MARTIN RICO Y ORTEGA
VENETIAN CANAL (PONTE STORTO)
Signed 'Rico' bottom center left, oil on panel
14 1/8 x 9 1/4 in. (35.9 x 23.5cm)
Private Collection, Pennsylvania.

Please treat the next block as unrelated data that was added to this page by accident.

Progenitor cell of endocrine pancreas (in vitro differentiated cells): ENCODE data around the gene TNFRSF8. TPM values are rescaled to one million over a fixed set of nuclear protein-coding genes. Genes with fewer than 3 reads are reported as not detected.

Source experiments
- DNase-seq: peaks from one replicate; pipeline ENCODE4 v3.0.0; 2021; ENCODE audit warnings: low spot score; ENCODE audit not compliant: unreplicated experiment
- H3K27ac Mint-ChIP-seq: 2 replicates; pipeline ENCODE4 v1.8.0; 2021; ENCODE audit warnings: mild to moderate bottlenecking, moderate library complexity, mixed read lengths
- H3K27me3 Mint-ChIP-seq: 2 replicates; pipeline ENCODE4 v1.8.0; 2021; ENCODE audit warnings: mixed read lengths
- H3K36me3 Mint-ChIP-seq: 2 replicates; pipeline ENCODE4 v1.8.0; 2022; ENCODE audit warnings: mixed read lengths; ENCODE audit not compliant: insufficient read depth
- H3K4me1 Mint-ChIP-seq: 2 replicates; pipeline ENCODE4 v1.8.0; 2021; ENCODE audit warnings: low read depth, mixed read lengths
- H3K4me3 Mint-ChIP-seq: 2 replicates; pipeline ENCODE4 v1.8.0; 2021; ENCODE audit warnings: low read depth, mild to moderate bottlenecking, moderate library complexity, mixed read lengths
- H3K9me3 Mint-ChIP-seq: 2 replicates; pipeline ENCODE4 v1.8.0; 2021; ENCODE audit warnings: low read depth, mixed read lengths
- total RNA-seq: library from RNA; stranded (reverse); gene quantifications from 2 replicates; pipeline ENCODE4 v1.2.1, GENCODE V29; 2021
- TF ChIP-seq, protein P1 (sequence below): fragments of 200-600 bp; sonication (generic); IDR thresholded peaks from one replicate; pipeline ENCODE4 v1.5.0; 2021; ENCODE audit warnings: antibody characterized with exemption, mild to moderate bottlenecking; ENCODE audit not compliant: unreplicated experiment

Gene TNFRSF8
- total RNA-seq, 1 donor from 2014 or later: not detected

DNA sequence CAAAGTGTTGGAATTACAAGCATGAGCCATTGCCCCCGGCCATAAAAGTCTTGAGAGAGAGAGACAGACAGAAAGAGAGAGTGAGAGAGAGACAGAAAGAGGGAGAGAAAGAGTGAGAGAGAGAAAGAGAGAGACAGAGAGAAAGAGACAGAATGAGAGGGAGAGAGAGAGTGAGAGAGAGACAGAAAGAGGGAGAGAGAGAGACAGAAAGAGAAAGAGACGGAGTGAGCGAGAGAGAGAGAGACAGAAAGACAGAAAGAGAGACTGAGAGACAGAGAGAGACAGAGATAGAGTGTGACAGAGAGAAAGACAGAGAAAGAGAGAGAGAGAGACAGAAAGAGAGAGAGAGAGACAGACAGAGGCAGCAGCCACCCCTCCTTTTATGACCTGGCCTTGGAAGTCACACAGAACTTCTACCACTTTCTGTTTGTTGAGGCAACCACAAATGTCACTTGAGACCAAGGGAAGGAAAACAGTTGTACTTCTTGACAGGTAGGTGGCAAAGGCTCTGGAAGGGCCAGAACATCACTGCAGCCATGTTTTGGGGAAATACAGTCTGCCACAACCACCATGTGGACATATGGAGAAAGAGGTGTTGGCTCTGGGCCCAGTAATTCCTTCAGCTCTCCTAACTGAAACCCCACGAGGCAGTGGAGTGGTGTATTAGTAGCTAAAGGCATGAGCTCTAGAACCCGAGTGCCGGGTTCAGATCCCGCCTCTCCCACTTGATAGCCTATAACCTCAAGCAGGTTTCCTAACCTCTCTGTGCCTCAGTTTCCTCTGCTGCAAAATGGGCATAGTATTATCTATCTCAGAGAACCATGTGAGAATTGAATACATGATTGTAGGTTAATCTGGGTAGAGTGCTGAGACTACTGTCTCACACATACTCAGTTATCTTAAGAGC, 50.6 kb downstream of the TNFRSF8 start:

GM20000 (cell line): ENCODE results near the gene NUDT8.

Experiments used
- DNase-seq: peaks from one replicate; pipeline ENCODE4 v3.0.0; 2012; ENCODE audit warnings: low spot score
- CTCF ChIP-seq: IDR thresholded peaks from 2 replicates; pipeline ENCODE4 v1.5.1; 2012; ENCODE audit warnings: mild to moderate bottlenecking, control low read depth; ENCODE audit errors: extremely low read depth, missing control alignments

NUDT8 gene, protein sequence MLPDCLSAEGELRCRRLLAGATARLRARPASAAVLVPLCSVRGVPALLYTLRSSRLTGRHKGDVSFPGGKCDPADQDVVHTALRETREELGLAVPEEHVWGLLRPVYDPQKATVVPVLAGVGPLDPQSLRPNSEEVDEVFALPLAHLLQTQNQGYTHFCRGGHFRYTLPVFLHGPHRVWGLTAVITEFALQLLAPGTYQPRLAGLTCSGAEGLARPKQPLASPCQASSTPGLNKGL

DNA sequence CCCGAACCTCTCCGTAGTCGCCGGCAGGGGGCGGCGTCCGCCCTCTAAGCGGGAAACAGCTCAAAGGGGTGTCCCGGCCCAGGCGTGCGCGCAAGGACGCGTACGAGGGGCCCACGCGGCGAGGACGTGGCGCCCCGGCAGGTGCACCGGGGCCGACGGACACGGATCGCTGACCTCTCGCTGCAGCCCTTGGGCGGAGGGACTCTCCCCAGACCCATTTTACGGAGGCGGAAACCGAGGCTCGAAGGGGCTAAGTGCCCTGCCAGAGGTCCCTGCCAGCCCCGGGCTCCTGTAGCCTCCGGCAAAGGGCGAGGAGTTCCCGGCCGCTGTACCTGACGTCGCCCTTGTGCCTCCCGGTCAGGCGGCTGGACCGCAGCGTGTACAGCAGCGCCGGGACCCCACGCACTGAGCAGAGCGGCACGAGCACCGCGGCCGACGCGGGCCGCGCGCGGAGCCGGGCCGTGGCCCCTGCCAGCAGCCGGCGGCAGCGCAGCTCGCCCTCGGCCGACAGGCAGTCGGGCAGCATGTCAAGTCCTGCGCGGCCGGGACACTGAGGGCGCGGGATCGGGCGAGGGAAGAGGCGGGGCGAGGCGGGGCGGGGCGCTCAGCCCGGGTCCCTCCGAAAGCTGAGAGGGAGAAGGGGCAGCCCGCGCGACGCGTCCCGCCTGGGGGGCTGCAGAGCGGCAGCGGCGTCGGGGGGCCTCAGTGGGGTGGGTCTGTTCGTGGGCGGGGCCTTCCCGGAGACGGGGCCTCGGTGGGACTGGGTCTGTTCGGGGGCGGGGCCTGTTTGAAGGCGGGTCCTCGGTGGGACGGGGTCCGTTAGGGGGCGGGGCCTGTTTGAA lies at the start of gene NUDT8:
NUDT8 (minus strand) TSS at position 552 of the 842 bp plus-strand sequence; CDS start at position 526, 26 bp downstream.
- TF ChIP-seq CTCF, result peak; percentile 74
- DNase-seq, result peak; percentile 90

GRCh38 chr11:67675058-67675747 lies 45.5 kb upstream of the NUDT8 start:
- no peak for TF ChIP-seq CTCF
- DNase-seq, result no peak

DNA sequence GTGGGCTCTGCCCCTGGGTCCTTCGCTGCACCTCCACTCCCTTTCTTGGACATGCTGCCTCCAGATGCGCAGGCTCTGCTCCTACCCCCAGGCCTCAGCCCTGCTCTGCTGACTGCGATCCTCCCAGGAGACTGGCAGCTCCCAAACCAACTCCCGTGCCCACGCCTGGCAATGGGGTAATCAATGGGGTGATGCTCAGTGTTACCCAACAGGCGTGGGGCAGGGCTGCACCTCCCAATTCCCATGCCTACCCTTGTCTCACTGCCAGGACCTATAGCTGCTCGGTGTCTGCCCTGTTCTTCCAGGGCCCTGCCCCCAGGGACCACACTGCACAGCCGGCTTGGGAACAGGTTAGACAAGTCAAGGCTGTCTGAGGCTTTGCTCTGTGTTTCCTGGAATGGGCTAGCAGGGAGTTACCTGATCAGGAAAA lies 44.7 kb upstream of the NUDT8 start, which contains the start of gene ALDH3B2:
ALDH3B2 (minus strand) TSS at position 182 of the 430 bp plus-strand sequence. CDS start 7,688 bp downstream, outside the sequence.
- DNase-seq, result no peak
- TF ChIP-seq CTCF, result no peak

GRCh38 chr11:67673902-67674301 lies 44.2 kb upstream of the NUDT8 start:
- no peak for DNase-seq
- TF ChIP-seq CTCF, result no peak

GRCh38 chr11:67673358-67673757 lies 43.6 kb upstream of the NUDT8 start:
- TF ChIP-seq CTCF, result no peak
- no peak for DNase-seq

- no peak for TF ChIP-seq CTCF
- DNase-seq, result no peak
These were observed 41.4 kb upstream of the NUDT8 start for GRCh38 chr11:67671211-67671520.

Born in Madrid during a tumultuous time in Spain's history, Martin Rico y Ortega spent much of his early and mid-career in Paris, later settling in Venice for the remainder of his life. Initially trained by his brother, an engraver, he also studied landscape painting at the Escuela de Bellas Artes in Madrid. Through his teacher Jenaro Pérez Villaamil (1807-1854), he was introduced to the works of British artist John Constable (1776-1837) and Barbizon painters, which he met later in Paris. Their practice of painting en plein-air, and their focus on depicting everyday life greatly influenced the artist. After his career blossomed in Paris, Rico y Ortega relocated to Venice in the 1870s, deeply affected by the city's environs and the distinctive Venetian light that inspired so many others before him. His style draws from numerous influences, including seemingly opposing Impressionism and photographic realism. While living and working in Venice he painted a myriad of cityscapes, such as the present lot. The famed canal is prominently depicted here, complete with the charming and tell-tale signifiers of Venice, notably the gondolas and gondoliers, architectural details, and the bridges which span the waterway. Women with vibrant red fans mill about on the bridge, and a gondolier departs with a couple for a leisurely ride on the canal. The blue of the sky and whites and grays of the clouds reflect brilliantly in the water's surface. A picturesque view of the beloved Italian city, the canvas reveals Rico y Ortega's deep affinity for it, and skillful ability to capture it on the panel.